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The Defeat of ‘Intelligent Design’ in Pennsylvania

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Kitzmiller v. Dover Area School District is a landmark case in the 150-Year Creationism War. The Dover School District voted in late 2004 to require the teaching of “intelligent design” as an alternative to the scientific theory of evolution (heavily influenced by the Discovery Institute’s propaganda), and they were promptly sued by a group of eleven outraged parents.

The resulting decision was an utter defeat for the intelligent design shills; star witness Michael Behe was forced to admit under cross examination that there are no peer-reviewed articles by ID advocates, and that the definition of “scientific theory” he was attempting to promote was so vague it could also be applied to astrology. (Despite this crushing blow, the ID movement refuses to go quietly into that dark night.)

The judge in the case, John E. Jones III, a Republican appointed by George W. Bush, ruled that the school district’s policy was unconstitutional, and issued a 139 page decision (available here) that’s remarkable for the conclusions it reaches about the origins and nature of the “intelligent design” movement, and very harsh in its criticism of the groups and individuals who promote it.

Aspects of the judge’s decision bear directly on recent discussions on these issues at LGF; here are some of the more interesting quotes:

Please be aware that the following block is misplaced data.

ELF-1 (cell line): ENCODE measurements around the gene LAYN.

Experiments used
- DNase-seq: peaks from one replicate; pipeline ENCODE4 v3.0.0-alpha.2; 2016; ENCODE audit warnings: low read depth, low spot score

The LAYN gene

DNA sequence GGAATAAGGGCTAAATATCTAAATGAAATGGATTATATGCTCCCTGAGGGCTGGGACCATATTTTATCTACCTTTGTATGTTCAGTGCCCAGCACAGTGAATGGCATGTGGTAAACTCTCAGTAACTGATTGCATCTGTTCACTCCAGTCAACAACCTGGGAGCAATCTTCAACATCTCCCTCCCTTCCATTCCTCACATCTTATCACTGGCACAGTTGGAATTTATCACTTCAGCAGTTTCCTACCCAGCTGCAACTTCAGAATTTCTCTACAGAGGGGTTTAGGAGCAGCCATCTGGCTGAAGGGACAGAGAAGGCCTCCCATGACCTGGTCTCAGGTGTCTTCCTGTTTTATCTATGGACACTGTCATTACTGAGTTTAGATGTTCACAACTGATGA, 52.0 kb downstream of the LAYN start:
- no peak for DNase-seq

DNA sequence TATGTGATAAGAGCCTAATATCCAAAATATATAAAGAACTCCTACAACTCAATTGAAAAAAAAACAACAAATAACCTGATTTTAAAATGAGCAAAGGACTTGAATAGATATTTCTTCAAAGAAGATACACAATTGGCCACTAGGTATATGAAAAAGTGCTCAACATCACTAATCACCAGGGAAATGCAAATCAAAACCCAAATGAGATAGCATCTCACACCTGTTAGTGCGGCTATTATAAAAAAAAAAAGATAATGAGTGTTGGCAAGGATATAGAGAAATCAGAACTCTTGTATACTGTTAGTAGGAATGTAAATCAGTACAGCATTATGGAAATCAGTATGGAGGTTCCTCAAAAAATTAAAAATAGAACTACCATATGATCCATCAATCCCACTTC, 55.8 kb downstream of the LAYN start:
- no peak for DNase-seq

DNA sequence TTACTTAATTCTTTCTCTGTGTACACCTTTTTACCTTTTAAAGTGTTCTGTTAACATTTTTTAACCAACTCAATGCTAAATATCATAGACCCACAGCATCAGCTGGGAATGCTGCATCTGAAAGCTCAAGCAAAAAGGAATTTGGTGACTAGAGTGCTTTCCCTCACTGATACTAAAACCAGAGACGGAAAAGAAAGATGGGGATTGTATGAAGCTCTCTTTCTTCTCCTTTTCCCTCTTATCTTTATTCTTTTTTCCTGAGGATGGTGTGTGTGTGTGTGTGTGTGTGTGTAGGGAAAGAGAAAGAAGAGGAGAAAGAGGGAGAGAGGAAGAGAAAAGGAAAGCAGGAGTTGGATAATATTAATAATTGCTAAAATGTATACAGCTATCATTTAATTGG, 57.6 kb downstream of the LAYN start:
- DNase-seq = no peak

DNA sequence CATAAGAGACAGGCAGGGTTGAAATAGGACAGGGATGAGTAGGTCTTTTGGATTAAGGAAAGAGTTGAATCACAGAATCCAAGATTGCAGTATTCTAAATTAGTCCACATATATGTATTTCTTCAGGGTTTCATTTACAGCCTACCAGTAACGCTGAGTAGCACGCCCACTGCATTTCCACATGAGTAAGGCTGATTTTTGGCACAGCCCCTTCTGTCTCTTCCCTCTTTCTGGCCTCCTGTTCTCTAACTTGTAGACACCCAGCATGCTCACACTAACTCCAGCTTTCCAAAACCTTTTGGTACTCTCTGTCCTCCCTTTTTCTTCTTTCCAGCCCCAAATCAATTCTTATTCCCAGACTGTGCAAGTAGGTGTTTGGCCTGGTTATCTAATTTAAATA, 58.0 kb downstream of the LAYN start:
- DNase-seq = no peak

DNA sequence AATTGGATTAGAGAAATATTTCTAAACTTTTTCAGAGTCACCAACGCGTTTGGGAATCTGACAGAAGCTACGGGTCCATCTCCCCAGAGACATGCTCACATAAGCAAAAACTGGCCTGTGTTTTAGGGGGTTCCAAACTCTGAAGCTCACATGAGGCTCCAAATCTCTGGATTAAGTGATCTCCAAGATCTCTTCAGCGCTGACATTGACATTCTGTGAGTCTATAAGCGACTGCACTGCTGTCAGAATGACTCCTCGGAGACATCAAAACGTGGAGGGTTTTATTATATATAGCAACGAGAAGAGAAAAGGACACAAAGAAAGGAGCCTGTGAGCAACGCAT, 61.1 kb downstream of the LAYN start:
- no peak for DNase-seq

“For the reasons that follow, we conclude that the religious nature of ID [intelligent design] would be readily apparent to an objective observer, adult or child” (page 24)

“A significant aspect of the IDM [intelligent design movement] is that despite Defendants’ protestations to the contrary, it describes ID as a religious argument. In that vein, the writings of leading ID proponents reveal that the designer postulated by their argument is the God of Christianity.” (page 26)

“The evidence at trial demonstrates that ID is nothing less than the progeny of creationism” (page 31)

“The overwhelming evidence at trial established that ID is a religious view, a mere re-labeling of creationism, and not a scientific theory.” (page 43)

“Throughout the trial and in various submissions to the Court, Defendants vigorously argue that the reading of the statement is not “teaching” ID but instead is merely “making students aware of it.” In fact, one consistency among the Dover School Board members’ testimony, which was marked by selective memories and outright lies under oath, as will be discussed in more detail below, is that they did not think they needed to be knowledgeable about ID because it was not being taught to the students. We disagree.” (footnote 7 on page 46)

“After a searching review of the record and applicable caselaw, we find that while ID arguments may be true, a proposition on which the Court takes no position, ID is not science. We find that ID fails on three different levels, any one of which is sufficient to preclude a determination that ID is science. They are: (1) ID violates the centuries-old ground rules of science by invoking and permitting supernatural causation; (2) the argument of irreducible complexity, central to ID, employs the same flawed and illogical contrived dualism that doomed creation science in the 1980’s; and (3) ID’s negative attacks on evolution have been refuted by the scientific community.” (page 64)

“[T]he one textbook [Pandas] to which the Dover ID Policy directs students contains outdated concepts and flawed science, as recognized by even the defense experts in this case.” (pages 86–87)